It’s no secret that Artificial Intelligence (AI), robotics and increasing automation is all around us.
From automated passport control at airports, to how you order in a fast-food restaurant, to online chatbots – human to machine interactions are real and no longer something from a futuristic movie.
Some are calling AI 'the new electricity' as it becomes more widely adopted and begins to take on a crucial role in business and society as a whole. However, while the future of this technology is exciting, there is also a lot of concern around the impact this will have on the way we live and work. Some theorists are even asking; are robots going to take over the world?
This made for an interesting discussion at a recent round table in Dubai that I took part in, alongside executives from the regions’ largest multinational companies.
AI in Dubai
The United Arab Emirates is one of the most advanced countries when it comes to Artificial Intelligence.
With government initiatives encouraging widespread adoption of new and emerging technologies such as cognitive systems and machine learning, there are now many of use cases in both the public and private sector.
European customers have come to expect automated banking services and chatbots to improve customer experience, The Roads and Transport Authority (RTA) of Dubai has taken this up a gear. The RTA uses smart parking meter devices, equipped with AI features, to issue e-tickets and monitor the city’s paid parking zones.
The police in Dubai are also benefitting from several smart technology projects, including a self-driving motorbike, a police chatbot, robotic officers and even an AI clinic. And far from being a novelty to wow visitors, it is predicted that AI will boost the Middle East’ economy to the sum of $320 billion by 2030.1
A figure hard for the rest of the world to ignore.
The future workplace
When considering this figure, the first thing to address is that AI does not mean unemployment for the masses. When humans work alongside technology it can enhance productivity, efficiency, accuracy and customer experience.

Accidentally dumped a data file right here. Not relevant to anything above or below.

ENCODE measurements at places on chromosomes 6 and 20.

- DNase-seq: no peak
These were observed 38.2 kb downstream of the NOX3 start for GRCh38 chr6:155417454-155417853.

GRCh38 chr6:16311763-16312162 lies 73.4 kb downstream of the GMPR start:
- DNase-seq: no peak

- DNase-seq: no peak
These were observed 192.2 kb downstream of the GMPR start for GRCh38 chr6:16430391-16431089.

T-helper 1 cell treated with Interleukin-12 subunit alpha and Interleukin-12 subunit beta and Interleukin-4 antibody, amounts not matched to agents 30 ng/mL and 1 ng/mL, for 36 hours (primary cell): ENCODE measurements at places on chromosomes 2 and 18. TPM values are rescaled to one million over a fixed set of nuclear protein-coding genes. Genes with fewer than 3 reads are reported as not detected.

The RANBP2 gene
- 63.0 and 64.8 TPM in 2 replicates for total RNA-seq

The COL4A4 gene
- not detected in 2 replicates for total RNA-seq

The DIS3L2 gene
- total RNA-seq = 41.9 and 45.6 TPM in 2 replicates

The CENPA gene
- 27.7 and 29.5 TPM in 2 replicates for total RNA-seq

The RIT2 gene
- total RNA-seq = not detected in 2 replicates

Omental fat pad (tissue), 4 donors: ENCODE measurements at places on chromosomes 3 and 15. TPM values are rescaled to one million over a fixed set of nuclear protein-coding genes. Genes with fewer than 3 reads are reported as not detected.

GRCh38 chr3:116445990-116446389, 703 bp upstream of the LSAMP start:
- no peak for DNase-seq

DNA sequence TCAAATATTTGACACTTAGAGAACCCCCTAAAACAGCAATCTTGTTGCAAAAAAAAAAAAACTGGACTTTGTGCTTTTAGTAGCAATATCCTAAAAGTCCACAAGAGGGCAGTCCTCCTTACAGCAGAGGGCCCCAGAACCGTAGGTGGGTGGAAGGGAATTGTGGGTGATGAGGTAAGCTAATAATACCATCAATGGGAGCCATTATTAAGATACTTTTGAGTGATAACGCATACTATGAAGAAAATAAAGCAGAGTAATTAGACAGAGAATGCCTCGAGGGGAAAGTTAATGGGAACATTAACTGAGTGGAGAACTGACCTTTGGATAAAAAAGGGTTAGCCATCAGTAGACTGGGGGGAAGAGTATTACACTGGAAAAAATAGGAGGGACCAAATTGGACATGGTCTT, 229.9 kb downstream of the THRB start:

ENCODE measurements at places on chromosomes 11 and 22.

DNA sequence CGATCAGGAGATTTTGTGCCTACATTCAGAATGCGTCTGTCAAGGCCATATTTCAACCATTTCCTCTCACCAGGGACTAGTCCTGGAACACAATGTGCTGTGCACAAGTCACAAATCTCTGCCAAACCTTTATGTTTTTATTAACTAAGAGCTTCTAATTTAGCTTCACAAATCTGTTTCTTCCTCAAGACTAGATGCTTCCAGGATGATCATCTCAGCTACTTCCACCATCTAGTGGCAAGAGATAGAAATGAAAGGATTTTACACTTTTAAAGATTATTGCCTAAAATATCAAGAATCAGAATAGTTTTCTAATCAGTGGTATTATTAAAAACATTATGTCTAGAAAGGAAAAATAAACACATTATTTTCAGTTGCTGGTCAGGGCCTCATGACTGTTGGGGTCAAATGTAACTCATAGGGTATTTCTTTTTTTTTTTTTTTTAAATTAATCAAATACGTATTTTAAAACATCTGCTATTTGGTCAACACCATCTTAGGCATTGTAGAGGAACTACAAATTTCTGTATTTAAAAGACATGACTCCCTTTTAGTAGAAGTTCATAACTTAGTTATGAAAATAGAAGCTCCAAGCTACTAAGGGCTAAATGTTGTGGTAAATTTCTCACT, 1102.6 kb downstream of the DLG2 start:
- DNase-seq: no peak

For example, at Vodafone we integrated an AI-driven customer service agent called TOBi each of the countries where we do business. TOBi was introduced to make our customer’s lives easier; reflecting the shifting preference to self-service and to improve their customer experience by giving them the most direct route to the answer of their question.
If TOBi has the answer, he can help solve the problem quickly. If not, he will seamlessly hand over to a human adviser. In each case, we make it clear whether the interaction is machine or human and the objective is to complement the human service experience, not replace it. The result is happier customers.
Realising the potential, safely
The consensus from the roundtable discussion was that, like any new technology, adoption means adaptation. Also there was general agreement that AI is not going away and that organisations not embracing this technology will be left behind.
Successful leaders understand the benefits of balancing humans’ natural skills with AI’s efficiencies. But they also know that it’s equally important they take the right approach to both strategy and implementation, including drawing on expert advice and encouraging flexibility. With the right support, organisations can use AI to improve their operations, creating new roles and increasing innovation, efficiency and productivity.
As well as remaining competitive and improving the top line, in this environment businesses can expect to attract the talent they need to thrive in this new ecosystem of human and machine.